The authors look at how HM Revenue & Customs sifts through information to chase people who it thinks owe taxes. They find a number of problems, and explain that educating and informing taxpayers is a sensible way forward.
The UK tax authority has, it seems, a growing array of weapons that it can use to collect revenues. One of the latest instruments is called the disarmingly gentle-sounding “Nudge Letter.” To explain how they work and their significance are Harriet Ballard, solicitor and Matthew Braithwaite, partner at Wedlake Bell. The editors at this news service are pleased to share these views; the usual editorial disclaimers apply. To comment, email firstname.lastname@example.org and email@example.com
There is a wide range of tools in the ever-burgeoning kit bag of HM Revenue & Customs ("HMRC") for it to brandish in pursuit of the tax it believes it is owed. The most recent of which, is the 'Nudge Letter', the practice of issuing a batch of letters to taxpayers who it suspects may be failing to pay the correct amount of UK tax.
HMRC is able to do this through its data matching tool "Connect," cross matching its own data and third-party data (i.e. data gathered under the Common Reporting Standard ("CRS") from other jurisdictions) to ascertain anomalies arising from relationships and patterns between individuals, organisations, and information. However, its ability to distinguish from the more harmless anomalies and those which are more disquieting are not adroit.
One of the issues is that the data gathered through the CRS is prepared on a calendar year basis, unlike HMRC's tax-year calendar; so HMRC cannot easily unify the information received with the taxpayer's return. Consequently, HMRC's interventions, like the Nudge Letter, are often inaptly targeted; ensuing in a steady stream of "Nudges" landing on the doorstep of many taxpayers who have fully declared all their offshore liabilities, often causing confusion and panic amongst the compliant.
Penalties and traps
The name itself is ostensibly benevolent for something which can be rather alarming for the recipient and understandably so; given that HMRC's Nudges carry with them the potential for hefty penalties if handled incorrectly.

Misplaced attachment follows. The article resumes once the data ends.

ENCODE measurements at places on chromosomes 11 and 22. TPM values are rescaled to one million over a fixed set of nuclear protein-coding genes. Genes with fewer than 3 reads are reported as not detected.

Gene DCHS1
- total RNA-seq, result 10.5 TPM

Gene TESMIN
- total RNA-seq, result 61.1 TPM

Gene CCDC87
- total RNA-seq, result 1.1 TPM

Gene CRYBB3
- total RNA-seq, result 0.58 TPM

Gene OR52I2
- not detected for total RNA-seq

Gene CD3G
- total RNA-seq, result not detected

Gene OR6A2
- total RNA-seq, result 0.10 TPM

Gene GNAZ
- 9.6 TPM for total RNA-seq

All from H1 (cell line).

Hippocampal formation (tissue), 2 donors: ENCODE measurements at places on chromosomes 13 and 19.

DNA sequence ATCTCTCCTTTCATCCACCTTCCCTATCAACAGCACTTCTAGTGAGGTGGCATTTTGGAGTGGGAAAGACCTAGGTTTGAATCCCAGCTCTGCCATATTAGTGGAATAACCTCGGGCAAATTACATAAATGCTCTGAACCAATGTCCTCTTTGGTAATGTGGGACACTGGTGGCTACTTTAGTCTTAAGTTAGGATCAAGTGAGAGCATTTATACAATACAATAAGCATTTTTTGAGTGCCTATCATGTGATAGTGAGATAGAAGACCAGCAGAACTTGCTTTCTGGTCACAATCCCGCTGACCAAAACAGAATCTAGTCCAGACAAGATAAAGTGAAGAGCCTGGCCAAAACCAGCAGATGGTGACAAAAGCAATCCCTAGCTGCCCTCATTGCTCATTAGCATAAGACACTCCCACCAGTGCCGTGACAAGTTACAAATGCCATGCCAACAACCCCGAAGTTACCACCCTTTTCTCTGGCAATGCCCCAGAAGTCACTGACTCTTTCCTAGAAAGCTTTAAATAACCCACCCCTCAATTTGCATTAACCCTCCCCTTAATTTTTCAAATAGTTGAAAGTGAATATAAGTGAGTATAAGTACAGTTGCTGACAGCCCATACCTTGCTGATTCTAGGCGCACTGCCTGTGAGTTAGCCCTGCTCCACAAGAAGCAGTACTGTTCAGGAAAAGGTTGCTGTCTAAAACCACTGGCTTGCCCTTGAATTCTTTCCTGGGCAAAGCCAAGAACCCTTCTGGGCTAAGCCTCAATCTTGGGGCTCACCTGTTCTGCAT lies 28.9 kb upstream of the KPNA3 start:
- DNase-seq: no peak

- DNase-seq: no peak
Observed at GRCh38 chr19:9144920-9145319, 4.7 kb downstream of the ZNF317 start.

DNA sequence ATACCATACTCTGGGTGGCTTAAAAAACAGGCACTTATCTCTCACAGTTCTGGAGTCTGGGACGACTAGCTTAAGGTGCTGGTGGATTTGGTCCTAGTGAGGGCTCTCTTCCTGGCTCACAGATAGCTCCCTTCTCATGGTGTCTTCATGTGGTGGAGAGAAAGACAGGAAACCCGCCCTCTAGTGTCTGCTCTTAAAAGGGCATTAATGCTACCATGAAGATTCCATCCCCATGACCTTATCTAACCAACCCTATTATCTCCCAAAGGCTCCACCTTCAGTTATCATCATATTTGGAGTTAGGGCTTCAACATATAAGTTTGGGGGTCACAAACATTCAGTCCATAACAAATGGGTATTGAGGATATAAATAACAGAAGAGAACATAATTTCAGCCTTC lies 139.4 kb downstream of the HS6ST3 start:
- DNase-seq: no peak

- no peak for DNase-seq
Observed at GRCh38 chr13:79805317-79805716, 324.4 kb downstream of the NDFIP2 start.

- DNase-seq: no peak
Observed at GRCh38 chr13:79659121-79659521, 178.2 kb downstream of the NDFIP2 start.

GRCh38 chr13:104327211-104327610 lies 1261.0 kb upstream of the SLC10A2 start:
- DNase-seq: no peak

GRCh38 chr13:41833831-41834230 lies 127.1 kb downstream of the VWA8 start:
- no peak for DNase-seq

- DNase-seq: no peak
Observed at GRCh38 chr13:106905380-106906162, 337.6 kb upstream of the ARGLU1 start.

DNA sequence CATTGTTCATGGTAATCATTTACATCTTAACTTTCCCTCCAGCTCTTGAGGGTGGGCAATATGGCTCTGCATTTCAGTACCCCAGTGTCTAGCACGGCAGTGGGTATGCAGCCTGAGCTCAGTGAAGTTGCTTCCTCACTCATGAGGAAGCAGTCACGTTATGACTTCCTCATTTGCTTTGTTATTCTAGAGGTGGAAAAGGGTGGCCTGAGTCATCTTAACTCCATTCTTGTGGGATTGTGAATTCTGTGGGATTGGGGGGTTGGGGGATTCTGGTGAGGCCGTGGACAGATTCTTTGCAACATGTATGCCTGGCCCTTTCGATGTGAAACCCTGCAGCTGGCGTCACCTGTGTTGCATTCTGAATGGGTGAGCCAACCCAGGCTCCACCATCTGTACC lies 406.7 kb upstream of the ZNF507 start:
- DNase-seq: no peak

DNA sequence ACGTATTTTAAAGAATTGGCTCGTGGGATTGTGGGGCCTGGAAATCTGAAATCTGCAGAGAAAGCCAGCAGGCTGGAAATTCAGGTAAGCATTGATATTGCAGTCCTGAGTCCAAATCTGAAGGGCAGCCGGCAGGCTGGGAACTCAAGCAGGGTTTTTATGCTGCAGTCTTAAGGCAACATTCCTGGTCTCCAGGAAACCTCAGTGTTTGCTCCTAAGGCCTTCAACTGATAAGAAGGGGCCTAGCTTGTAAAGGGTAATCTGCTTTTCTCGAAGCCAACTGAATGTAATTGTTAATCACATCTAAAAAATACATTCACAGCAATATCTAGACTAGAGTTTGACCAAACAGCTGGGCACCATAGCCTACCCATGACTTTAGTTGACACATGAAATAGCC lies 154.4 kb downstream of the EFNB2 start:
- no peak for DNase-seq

A deliberate and concealed inaccuracy ranges from 100 per cent to 200 per cent of the figure HMRC believes to be outstanding, a deliberate but not concealed inaccuracy 70 per cent to 140 per cent and a careless inaccuracy 30 per cent to 60 per cent.
Certificate of tax position
The most sinister component of the Nudge letter, is the “certificate of tax position.” This actively encourages the taxpayer to definitively state whether their affairs are covered by allowance, covered by reliefs, are incorrect, correct, or not liable for UK tax. Yet there is no limit on the timeframe or quantum in relation to the information they are positively affirming. Thus providing an open-ended opportunity for HMRC but a deep pit for the ill-advised taxpayer to fall into. Both inaction and action to these letters can result in disastrous consequences for the taxpayer. The Nudge Letter cannot simply be ignored. Non-disclosure after receipt of one may be deemed to constitute deliberate misconduct if it can be demonstrated that the taxpayer became aware that a mistake had been made, but made no disclosure of that error.
Action can be just as dangerous. Completing the certificate of
tax position is not mandatory, indeed, this is potentially more
harmful. A taxpayer who completes and signs the certificate of
tax position is warned; that making a false statement is a
criminal offence and they can face investigation and criminal
prosecution for a false statement. There is an important
distinction between the statement that the information provided
'is correct and complete to the best of their knowledge and
belief' and the declaration that they understand the consequence
of making a false statement. The latter relates to all amounts
without any de minimus.